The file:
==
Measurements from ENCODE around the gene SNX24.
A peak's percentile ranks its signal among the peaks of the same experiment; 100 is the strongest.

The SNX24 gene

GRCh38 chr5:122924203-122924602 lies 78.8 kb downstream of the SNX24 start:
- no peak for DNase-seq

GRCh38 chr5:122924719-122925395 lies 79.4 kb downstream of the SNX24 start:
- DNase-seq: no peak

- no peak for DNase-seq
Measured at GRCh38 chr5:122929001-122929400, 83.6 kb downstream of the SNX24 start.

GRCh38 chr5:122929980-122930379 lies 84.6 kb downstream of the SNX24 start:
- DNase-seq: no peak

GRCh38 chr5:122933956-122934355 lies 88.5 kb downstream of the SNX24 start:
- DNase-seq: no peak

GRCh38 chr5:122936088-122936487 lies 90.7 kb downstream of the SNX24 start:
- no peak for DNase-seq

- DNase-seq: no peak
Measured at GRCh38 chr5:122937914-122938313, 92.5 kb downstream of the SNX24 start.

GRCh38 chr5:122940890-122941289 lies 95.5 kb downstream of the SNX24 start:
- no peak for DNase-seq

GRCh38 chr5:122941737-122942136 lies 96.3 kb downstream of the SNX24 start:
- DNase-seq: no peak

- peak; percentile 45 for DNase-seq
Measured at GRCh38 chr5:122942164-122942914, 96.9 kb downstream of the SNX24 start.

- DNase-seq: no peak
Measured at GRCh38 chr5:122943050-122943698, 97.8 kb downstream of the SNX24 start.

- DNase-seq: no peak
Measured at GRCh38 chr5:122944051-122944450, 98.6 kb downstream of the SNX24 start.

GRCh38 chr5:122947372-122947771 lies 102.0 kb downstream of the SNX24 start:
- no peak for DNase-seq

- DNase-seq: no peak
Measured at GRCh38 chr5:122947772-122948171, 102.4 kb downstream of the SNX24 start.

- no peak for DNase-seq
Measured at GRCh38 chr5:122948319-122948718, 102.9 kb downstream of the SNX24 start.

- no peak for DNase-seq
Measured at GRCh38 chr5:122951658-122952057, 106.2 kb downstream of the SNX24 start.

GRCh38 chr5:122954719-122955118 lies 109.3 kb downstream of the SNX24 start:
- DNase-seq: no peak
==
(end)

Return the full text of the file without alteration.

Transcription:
Measurements from ENCODE around the gene SNX24.
A peak's percentile ranks its signal among the peaks of the same experiment; 100 is the strongest.

The SNX24 gene

GRCh38 chr5:122924203-122924602 lies 78.8 kb downstream of the SNX24 start:
- no peak for DNase-seq

GRCh38 chr5:122924719-122925395 lies 79.4 kb downstream of the SNX24 start:
- DNase-seq: no peak

- no peak for DNase-seq
Measured at GRCh38 chr5:122929001-122929400, 83.6 kb downstream of the SNX24 start.

GRCh38 chr5:122929980-122930379 lies 84.6 kb downstream of the SNX24 start:
- DNase-seq: no peak

GRCh38 chr5:122933956-122934355 lies 88.5 kb downstream of the SNX24 start:
- DNase-seq: no peak

GRCh38 chr5:122936088-122936487 lies 90.7 kb downstream of the SNX24 start:
- no peak for DNase-seq

- DNase-seq: no peak
Measured at GRCh38 chr5:122937914-122938313, 92.5 kb downstream of the SNX24 start.

GRCh38 chr5:122940890-122941289 lies 95.5 kb downstream of the SNX24 start:
- no peak for DNase-seq

GRCh38 chr5:122941737-122942136 lies 96.3 kb downstream of the SNX24 start:
- DNase-seq: no peak

- peak; percentile 45 for DNase-seq
Measured at GRCh38 chr5:122942164-122942914, 96.9 kb downstream of the SNX24 start.

- DNase-seq: no peak
Measured at GRCh38 chr5:122943050-122943698, 97.8 kb downstream of the SNX24 start.

- DNase-seq: no peak
Measured at GRCh38 chr5:122944051-122944450, 98.6 kb downstream of the SNX24 start.

GRCh38 chr5:122947372-122947771 lies 102.0 kb downstream of the SNX24 start:
- no peak for DNase-seq

- DNase-seq: no peak
Measured at GRCh38 chr5:122947772-122948171, 102.4 kb downstream of the SNX24 start.

- no peak for DNase-seq
Measured at GRCh38 chr5:122948319-122948718, 102.9 kb downstream of the SNX24 start.

- no peak for DNase-seq
Measured at GRCh38 chr5:122951658-122952057, 106.2 kb downstream of the SNX24 start.

GRCh38 chr5:122954719-122955118 lies 109.3 kb downstream of the SNX24 start:
- DNase-seq: no peak